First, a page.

Hatha yoga

From Wikipedia, the free encyclopedia
Jump to: navigation, search

Hatha yoga is a branch of yoga. The word haṭha literally means "force" and thus alludes to a system of physical techniques.[1]:770[2]:527

Hatha yoga is associated with the Dashanami Sampradaya and the mystical figure of Dattatreya.[3][4]

In the 20th century, hatha yoga, particularly asanas (the physical postures), became popular throughout the world as a form of physical exercise, and is now colloquially termed as simply "yoga".

Origins[edit]

Earliest textual references[edit]

Hatha Yoga textual relationship[5][6][7]

According to Mallinson, some Hatha Yoga techniques can be traced back to the epics and the Pali canon.[1]:770 The Pali canon contains three passages in which the Buddha describes pressing the tongue against the palate for the purposes of controlling hunger or the mind, depending on the passage.[8] However there is no mention of the tongue being inserted into the nasopharynx as in true khecarī mudrā. The Buddha used a posture where pressure is put on the perineum with the heel, similar to even modern postures used to stimulate Kundalini.[9]

Medieval systematization[edit]

In medieval times, teachings on Yoga were systematized in several texts:

  • The Amṛtasiddhi, which dates to the 11th century CE, teaches mahābandha, mahāmudrā, and mahāvedha.[1]:771
  • The Dattātreyayogaśāstra, probably composed in the 13th century CE, teaches an eightfold yoga that it attributes to Yajnavalkya and others as well as ten Hatha Yoga practices that it says were undertaken by the rishi Kapila and other ṛishis.[1]:771 The Dattātreyayogaśāstra teaches mahāmudrā, mahābandha, khecarīmudrā, jālandharabandha, uḍḍiyāṇabandha, mūlabandha, viparītakaraṇī, vajrolī, amarolī, and sahajolī.[1]:771
  • The ̣Śārṅgadharapaddhati is an anthology of verses on a wide range of subjects compiled in 1363 CE, which in its description of Hatha Yoga includes ̣the Dattātreyayogaśāstra’s teachings on five mudrās.[1]:772
  • The Vivekamārtaṇḍa, which is contemporaneous with the Dattātreyayogaśāstra, teaches nabhomudrā (i.e. khecarīmudrā), mahāmudrā, viparītakaraṇī and the three bandhas.[1]:771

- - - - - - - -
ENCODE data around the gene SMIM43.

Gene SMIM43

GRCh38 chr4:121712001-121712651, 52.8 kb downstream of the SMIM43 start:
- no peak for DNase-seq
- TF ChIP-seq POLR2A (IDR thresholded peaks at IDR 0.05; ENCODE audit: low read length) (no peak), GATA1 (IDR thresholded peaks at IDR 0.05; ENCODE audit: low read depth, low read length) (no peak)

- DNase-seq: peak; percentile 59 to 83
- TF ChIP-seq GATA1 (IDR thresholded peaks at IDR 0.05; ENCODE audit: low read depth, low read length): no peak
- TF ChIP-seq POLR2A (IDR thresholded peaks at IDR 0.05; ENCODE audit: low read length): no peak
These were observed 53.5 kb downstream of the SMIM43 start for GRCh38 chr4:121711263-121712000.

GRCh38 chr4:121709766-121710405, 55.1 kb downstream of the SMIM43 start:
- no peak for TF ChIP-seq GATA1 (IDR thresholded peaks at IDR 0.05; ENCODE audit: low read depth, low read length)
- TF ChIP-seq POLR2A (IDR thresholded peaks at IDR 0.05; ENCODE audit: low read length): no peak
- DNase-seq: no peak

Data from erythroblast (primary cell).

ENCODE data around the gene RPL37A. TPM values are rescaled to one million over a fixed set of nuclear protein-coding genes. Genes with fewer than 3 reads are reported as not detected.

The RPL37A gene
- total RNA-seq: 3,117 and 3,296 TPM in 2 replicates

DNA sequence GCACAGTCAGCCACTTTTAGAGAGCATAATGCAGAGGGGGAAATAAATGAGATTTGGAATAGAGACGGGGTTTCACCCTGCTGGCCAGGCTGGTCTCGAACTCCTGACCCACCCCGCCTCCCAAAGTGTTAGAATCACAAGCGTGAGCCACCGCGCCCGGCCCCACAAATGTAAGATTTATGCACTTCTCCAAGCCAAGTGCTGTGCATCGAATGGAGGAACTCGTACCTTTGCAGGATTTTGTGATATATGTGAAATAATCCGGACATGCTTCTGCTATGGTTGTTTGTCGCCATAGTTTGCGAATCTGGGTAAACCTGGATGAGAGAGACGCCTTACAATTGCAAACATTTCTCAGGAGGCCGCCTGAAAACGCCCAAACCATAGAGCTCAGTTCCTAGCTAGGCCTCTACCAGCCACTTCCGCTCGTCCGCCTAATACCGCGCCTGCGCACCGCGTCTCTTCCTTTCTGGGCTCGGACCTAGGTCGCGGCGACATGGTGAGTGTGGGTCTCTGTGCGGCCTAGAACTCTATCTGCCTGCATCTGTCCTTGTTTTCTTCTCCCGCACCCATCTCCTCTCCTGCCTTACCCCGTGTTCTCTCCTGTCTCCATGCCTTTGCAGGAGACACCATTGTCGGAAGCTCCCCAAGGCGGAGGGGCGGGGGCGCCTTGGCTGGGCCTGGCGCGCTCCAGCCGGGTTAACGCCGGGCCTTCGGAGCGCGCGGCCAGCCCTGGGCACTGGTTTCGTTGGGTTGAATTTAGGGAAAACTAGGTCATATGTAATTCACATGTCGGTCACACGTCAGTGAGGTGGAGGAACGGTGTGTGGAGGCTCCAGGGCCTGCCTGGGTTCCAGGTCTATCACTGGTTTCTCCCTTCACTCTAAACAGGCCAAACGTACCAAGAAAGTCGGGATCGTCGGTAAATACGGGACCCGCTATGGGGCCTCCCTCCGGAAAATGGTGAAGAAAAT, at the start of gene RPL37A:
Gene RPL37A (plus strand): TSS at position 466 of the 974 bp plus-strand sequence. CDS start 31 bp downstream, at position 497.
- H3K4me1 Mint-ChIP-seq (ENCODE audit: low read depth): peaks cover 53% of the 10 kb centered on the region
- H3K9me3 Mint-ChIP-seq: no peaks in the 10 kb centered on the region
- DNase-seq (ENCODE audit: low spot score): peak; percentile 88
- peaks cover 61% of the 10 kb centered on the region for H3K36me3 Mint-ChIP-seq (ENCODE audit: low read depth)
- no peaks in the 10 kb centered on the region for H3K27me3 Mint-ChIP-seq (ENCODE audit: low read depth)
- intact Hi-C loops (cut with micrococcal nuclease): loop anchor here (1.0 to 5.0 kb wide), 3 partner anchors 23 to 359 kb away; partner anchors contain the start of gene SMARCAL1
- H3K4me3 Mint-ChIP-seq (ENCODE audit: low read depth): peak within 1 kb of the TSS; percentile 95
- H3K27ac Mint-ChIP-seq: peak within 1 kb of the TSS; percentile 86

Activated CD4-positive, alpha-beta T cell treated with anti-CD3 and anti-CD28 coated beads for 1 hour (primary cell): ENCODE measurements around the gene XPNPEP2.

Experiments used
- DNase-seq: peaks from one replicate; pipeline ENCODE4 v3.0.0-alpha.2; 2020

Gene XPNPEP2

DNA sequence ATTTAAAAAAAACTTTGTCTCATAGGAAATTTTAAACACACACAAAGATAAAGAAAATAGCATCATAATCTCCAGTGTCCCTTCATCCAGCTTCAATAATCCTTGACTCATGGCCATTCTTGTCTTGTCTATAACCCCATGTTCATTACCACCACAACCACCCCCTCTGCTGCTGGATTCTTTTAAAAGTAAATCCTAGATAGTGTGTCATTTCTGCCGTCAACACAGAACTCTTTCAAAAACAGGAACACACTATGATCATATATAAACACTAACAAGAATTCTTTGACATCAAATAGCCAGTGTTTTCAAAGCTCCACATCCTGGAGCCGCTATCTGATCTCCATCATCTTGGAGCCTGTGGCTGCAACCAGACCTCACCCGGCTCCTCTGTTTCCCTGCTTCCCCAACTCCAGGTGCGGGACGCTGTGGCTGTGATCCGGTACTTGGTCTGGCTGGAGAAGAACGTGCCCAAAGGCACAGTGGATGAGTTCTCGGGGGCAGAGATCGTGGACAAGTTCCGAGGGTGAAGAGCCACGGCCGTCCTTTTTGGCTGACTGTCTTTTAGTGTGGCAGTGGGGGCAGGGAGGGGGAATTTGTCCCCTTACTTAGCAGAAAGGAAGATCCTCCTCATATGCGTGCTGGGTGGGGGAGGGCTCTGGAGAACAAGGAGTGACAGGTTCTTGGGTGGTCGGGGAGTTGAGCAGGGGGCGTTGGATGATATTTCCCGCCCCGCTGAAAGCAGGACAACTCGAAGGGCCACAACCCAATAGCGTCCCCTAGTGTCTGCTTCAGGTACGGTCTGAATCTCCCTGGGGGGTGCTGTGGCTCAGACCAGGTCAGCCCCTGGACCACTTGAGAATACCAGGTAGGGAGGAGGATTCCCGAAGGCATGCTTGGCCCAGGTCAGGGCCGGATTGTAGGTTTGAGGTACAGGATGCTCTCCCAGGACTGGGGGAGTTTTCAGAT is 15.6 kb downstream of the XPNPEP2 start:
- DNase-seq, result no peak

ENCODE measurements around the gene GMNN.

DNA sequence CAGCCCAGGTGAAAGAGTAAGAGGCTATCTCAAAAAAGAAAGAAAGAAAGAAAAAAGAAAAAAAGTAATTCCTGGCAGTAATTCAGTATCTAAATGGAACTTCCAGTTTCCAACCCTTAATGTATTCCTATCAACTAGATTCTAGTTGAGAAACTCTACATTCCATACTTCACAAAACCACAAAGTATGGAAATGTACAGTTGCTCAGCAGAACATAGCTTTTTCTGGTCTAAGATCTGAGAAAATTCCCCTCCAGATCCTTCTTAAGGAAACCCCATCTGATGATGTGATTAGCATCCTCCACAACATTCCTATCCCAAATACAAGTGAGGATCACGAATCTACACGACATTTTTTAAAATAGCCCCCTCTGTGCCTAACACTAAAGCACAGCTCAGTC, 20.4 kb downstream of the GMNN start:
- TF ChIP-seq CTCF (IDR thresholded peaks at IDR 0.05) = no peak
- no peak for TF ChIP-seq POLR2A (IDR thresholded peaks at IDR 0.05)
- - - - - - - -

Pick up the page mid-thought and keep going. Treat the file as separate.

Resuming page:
• The Goraksaśatakạ, which is also contemporaneous with the Dattātreyayogaśāstra, teaches śakticālanīmudrā along with the three bandhas.[1]:771
  • The Khecarīvidyā teaches only the method of khecarīmudrā.[1]:771

The methods of the Amṛtasiddhi, Dattātreyayogaśāstra and Vivekamārtaṇḍa are used to conserve bindu, although the Vivekamārtaṇḍa also involves raising kundalini.[1]:771 The Goraksaśatakạ and Khecarīvidyā involve raising kuṇḍalinī.[1]:771

The only other texts older than the Hathapradīpikạ̄ to teach Hatha Yoga ̣ mudrās are the Shiva Samhita, Yogabīja, Amaraughaprabodha, and Śārṅgadharapaddhati.[1]:771-772

Classical Hatha Yoga[edit]

Hathapradīpikạ̄[edit]

The Hathapradīpikạ was composed by Svātmārāma in the 15th century CE as a compilation of the earlier hatha yoga texts.[1]:772

The Hatha Yoga Pradipika and the Gheranda samhita are derived from older Sanskrit texts. In Hatha Yoga Pradipika, Swatmarama introduces his system as preparatory stage for physical purification that the body practices for higher meditation or Yoga. It is based on asanas (postures) and pranayama (breathing techniques).

Hatha Yoga Pradipika lists 35 great Hatha Yoga siddhas or masters; Adi Natha, Matsyendranath and Gorakshanath. It includes information about shatkarma (purification), asana (postures), pranayama (subtle energy control), chakras (centers of energy), kundalini (instinct), bandhas (muscle force), kriyas (techniques; manifestations of kundalini), shakti (sacred force), nadis (channels), and mudras (symbolic gestures) among other topics.